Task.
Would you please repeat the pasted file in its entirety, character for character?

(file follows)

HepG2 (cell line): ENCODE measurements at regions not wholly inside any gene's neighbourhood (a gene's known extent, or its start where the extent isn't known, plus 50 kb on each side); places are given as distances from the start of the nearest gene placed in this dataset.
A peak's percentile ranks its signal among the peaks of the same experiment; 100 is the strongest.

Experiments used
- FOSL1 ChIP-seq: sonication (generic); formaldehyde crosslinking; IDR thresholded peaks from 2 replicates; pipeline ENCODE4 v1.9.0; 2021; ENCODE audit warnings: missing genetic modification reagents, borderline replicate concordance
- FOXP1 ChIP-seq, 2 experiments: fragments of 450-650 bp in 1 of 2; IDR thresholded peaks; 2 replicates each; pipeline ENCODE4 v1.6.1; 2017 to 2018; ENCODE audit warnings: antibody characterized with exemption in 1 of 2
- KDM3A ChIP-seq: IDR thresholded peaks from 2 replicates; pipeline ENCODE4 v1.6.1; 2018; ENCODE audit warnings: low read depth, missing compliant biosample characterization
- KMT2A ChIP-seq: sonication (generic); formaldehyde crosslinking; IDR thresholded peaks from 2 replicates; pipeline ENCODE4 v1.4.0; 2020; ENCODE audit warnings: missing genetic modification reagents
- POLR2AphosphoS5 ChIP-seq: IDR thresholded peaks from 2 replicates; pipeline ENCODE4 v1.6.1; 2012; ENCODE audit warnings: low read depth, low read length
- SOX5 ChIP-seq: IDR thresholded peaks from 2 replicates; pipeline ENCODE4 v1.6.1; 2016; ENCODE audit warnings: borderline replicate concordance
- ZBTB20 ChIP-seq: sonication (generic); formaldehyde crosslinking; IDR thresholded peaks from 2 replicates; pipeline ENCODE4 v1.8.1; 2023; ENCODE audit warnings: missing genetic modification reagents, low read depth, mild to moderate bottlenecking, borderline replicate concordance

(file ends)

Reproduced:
HepG2 (cell line): ENCODE measurements at regions not wholly inside any gene's neighbourhood (a gene's known extent, or its start where the extent isn't known, plus 50 kb on each side); places are given as distances from the start of the nearest gene placed in this dataset.
A peak's percentile ranks its signal among the peaks of the same experiment; 100 is the strongest.

Experiments used
- FOSL1 ChIP-seq: sonication (generic); formaldehyde crosslinking; IDR thresholded peaks from 2 replicates; pipeline ENCODE4 v1.9.0; 2021; ENCODE audit warnings: missing genetic modification reagents, borderline replicate concordance
- FOXP1 ChIP-seq, 2 experiments: fragments of 450-650 bp in 1 of 2; IDR thresholded peaks; 2 replicates each; pipeline ENCODE4 v1.6.1; 2017 to 2018; ENCODE audit warnings: antibody characterized with exemption in 1 of 2
- KDM3A ChIP-seq: IDR thresholded peaks from 2 replicates; pipeline ENCODE4 v1.6.1; 2018; ENCODE audit warnings: low read depth, missing compliant biosample characterization
- KMT2A ChIP-seq: sonication (generic); formaldehyde crosslinking; IDR thresholded peaks from 2 replicates; pipeline ENCODE4 v1.4.0; 2020; ENCODE audit warnings: missing genetic modification reagents
- POLR2AphosphoS5 ChIP-seq: IDR thresholded peaks from 2 replicates; pipeline ENCODE4 v1.6.1; 2012; ENCODE audit warnings: low read depth, low read length
- SOX5 ChIP-seq: IDR thresholded peaks from 2 replicates; pipeline ENCODE4 v1.6.1; 2016; ENCODE audit warnings: borderline replicate concordance
- ZBTB20 ChIP-seq: sonication (generic); formaldehyde crosslinking; IDR thresholded peaks from 2 replicates; pipeline ENCODE4 v1.8.1; 2023; ENCODE audit warnings: missing genetic modification reagents, low read depth, mild to moderate bottlenecking, borderline replicate concordance